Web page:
LYNWOOD (CBSLA) — A Lynwood family is grieving the loss of their 11-year-old.
Ashley Flores was an inspiration to her family — a family filled with girls.
KCAL9’s Randy Paige said the family of girls loved to laugh together.
Ashley remains an inspiration to the family but the laughs are harder to come by.
From the time she was a baby, Ashley struggled with chronic asthma.
“She was a great person,” says her older sister Dulce.
“She would say I don’t want to die, I wish asthma was gone,” says sister Sarai.
Her family said she always found a way to shine. Even from her hospital bed.
“You would always see Ashley with a smile,” says sister Jessica, “she has a love for everyone.”
She also loved her little dog, Luna.
“She took that dog everywhere,” says her aunt Norma Acuna, “she’d go riding, she’d have it in her backpack. She loved that dog.”
RELATED LINK: GoFundMe Account Set Up For Ashley’s Family
Ashley, her youngest sister Camilla and Luna were inseparable
But Christmas Eve, everything changed.
Ashley couldn’t breathe, and she’s extremely asthmatic.
Her aunt Norma can be heard pleading for an ambulance. She said the family made as many as five calls to get an ambulance to show up.
Ashley’s 16-year-old sister, Dulce, said she was put on hold. She said she called a second and then a third time. Her aunt Maggie says she arrived at the house about 15 minutes after Ashley stopped breathing. She said that’s when she also called 911.
“I saw her just laying there, her lips were purple, her feet were purple. My neighbor was giving her CPR,” said Maggie. “I think I was the fourth call.”
Norma finally got through and reached a country fire dispatcher, but it was too late.
When you call 911 for an ambulance, the first dispatcher is law enforcement. They ask if you have a police or medical emergency. You are then transferred to a fire department dispatcher who knows where the closest ambulance is.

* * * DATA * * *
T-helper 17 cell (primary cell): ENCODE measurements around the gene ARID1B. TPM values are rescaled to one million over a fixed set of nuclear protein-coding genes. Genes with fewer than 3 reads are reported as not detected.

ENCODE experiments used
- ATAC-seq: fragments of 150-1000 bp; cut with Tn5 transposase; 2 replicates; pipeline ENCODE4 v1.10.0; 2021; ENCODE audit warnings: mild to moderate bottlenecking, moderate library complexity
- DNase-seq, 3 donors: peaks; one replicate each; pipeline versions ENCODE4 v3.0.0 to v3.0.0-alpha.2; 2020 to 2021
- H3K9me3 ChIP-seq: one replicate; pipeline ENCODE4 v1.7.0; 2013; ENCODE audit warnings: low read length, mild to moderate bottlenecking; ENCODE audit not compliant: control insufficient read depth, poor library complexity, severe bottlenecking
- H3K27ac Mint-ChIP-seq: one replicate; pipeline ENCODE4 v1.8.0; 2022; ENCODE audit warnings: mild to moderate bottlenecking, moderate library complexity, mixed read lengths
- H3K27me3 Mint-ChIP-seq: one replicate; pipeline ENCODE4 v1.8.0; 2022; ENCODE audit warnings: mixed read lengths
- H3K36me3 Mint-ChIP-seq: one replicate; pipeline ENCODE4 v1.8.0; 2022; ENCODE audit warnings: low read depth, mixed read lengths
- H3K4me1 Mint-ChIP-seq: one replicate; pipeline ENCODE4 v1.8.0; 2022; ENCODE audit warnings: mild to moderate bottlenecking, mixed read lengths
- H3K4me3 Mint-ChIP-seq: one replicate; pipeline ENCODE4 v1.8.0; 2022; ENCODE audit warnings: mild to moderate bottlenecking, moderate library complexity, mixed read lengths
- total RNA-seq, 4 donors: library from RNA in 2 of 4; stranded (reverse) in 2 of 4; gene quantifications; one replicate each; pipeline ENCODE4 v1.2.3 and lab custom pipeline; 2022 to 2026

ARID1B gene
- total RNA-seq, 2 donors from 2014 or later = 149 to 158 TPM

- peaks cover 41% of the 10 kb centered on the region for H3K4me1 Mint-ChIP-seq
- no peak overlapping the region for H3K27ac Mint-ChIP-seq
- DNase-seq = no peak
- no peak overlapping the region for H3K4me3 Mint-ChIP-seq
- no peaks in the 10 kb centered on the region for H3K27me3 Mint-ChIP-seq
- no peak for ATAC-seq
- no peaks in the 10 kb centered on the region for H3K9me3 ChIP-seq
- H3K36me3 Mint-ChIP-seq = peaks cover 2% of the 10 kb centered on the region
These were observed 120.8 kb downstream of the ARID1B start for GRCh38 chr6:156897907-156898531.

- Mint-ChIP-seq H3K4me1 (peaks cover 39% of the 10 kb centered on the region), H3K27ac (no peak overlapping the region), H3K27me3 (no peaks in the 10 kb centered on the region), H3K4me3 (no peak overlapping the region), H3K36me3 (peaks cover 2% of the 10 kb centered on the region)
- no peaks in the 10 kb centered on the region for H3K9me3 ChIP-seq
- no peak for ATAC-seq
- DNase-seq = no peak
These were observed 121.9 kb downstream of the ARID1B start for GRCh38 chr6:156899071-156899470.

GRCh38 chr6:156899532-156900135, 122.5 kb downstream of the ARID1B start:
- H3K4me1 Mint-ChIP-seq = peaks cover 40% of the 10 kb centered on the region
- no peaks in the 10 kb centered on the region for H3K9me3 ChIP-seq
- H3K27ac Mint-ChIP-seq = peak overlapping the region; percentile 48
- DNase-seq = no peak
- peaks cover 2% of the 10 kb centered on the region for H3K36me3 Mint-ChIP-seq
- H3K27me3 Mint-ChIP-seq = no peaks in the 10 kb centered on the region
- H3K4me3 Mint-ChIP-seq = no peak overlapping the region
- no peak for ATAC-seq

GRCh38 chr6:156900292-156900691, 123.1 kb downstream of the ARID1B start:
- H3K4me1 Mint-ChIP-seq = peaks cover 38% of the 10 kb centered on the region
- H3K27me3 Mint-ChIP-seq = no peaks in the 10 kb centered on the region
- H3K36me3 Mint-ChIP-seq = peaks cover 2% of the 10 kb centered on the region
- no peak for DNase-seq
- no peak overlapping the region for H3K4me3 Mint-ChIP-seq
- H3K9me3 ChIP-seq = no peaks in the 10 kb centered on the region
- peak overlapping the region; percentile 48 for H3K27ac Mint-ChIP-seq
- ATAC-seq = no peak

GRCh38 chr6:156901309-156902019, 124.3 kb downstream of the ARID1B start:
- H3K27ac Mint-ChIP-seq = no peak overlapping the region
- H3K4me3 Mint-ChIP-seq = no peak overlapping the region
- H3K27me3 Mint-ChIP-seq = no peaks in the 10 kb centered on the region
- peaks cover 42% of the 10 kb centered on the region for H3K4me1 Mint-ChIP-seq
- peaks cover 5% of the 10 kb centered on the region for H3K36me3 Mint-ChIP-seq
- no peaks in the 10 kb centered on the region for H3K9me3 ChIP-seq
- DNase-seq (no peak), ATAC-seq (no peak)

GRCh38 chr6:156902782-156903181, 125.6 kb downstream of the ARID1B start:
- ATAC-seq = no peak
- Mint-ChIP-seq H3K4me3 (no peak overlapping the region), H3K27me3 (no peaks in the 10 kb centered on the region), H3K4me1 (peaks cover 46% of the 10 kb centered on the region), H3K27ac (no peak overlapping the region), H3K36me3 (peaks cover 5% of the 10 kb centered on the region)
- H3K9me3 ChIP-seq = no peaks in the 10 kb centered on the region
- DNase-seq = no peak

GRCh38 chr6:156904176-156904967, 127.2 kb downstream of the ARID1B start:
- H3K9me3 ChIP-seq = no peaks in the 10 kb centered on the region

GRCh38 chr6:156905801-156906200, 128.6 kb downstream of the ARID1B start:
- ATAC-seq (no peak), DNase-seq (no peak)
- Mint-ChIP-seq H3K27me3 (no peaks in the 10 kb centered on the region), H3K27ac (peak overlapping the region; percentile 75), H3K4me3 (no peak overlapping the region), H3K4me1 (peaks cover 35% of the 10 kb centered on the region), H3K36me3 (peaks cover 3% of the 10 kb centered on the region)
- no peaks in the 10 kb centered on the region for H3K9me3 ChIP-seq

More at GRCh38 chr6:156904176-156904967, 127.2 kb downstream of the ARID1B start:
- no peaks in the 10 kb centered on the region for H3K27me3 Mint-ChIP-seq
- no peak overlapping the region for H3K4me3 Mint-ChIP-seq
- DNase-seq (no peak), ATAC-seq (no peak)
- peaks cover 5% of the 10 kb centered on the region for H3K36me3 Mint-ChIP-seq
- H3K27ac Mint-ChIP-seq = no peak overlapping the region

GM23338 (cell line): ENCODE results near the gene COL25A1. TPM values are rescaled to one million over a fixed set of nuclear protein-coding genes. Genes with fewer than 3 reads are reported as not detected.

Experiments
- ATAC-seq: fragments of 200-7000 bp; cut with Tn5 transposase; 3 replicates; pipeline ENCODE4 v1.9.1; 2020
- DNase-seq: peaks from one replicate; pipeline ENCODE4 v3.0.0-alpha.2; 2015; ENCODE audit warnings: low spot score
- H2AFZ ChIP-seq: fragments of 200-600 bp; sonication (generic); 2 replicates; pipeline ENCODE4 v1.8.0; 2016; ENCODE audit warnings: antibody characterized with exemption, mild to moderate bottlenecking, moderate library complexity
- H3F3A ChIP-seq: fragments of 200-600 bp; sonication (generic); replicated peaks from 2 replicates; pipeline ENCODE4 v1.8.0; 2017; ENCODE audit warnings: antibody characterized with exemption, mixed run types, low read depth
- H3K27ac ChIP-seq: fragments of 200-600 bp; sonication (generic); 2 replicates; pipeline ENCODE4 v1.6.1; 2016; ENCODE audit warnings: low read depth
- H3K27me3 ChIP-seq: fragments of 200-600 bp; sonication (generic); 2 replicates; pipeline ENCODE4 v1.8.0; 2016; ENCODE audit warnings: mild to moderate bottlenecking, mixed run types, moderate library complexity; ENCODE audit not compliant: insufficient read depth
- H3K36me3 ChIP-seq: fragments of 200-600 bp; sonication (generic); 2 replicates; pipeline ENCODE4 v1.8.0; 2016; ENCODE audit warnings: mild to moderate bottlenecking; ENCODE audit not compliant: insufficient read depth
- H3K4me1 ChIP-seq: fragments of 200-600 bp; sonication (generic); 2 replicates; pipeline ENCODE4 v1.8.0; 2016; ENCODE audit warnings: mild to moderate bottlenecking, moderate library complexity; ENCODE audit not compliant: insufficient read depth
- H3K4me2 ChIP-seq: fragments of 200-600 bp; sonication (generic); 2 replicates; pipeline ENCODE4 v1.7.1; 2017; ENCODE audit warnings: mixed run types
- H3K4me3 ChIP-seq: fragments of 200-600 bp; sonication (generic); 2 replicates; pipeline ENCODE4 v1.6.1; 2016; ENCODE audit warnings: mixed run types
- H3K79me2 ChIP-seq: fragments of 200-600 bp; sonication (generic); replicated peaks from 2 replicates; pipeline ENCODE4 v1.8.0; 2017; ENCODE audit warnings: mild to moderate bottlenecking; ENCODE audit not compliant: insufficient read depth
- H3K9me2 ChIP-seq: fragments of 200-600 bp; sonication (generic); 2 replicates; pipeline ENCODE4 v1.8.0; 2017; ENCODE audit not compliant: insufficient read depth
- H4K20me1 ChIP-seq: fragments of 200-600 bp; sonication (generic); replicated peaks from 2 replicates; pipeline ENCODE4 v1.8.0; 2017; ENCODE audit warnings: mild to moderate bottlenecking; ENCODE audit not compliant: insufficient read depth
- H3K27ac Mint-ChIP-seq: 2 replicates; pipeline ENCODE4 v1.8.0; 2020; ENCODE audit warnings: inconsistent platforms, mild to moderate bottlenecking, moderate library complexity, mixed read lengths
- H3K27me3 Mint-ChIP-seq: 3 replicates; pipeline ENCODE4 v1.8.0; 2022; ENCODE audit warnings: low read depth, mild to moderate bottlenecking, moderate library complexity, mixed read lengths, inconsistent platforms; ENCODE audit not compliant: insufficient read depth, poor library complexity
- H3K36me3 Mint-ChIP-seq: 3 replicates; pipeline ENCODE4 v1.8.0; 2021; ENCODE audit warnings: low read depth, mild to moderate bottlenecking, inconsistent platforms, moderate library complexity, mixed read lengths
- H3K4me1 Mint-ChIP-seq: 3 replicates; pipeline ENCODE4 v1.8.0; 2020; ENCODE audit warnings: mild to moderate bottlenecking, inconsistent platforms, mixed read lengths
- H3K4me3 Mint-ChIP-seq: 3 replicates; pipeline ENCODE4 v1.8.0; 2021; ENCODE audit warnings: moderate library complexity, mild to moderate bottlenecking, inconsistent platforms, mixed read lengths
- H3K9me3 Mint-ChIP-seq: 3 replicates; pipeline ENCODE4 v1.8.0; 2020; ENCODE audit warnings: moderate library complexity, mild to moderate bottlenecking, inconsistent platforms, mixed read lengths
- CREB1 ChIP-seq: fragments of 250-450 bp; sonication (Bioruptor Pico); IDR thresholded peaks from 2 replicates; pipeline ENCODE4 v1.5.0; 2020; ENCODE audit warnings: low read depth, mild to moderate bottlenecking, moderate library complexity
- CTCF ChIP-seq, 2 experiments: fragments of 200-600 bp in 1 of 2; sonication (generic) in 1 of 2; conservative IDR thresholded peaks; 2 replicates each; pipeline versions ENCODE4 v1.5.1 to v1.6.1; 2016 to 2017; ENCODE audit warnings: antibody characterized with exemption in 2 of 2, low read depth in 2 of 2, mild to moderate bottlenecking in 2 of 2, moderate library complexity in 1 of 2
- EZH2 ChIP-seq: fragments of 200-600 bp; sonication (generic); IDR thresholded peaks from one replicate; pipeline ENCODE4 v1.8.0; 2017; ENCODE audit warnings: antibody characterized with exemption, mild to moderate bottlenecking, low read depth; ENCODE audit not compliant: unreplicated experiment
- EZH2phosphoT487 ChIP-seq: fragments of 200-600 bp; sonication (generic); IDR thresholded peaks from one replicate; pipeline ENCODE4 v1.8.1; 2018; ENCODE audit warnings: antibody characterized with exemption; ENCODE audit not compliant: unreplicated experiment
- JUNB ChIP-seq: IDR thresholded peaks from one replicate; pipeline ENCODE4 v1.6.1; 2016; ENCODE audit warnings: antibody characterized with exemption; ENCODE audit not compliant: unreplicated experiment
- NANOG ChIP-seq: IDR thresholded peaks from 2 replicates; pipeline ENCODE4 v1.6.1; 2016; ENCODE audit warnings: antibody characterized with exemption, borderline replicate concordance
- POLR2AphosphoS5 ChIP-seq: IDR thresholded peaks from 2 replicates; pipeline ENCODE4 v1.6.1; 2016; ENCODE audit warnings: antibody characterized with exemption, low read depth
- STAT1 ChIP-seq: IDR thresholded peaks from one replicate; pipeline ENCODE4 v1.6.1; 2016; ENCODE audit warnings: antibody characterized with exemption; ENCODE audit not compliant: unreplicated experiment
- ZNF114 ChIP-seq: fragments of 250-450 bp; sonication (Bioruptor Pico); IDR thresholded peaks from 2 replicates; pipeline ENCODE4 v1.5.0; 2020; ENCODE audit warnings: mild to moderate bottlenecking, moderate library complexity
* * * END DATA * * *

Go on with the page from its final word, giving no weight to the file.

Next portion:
“I called once. That should have been enough,” said Dulce.
LA County Fire said that in Ashley’s case, the calls were transferred to a phone in a nearby station but the paramedics were out on another call. The fire house was empty so there was no one to answer the phone.
Daved Van Stralen is a pediatrician, former LA City paramedic ad former medical director of the Riverside County EMS system. He says was happened to Ashley is more than a mistake by a sheriff’s department emergency dispatcher. He says it’s also about training and supervision.
“What made that dispatcher think that calling a local fire station is the right thing? It can’t have happened out of the clear blue,” Van Stralen says.
“It was a terrible mistake. The doctor said it would be 10 minutes earlier, we would have had Ashley here with us so, its hard,” says Ashley’s sister Jessica.
She says her youngest sister, Camilla, is taking it the hardest — she witnessed the final moments of Ashley’s life.
“She said I lost my sister but I also lost my best friend, ’cause they were always together ’cause it always been like that — my dad, Camilla and Ashley,” Jessica said.
A few days before she died, Ashley gave her father his Christmas present — a hand-sculpted, white, plaster heart.
Camilla and her dad take Ashley’s dog to her grave site.
“Every weekend, every weekend, this is the promise I told my daughter,” her father says.
The family cannot afford a headstone so, for now, they mark Ashley’s grave with a fresh bouquet of flowers.
“What I want people to know about my sister, that she was full of life, no matter what, even if she was at the hospital she was sick or she was always happy, she always had a smile on her face and she had a love for everyone, everyone, that was Ashley, a happy little girl,” says Jessica.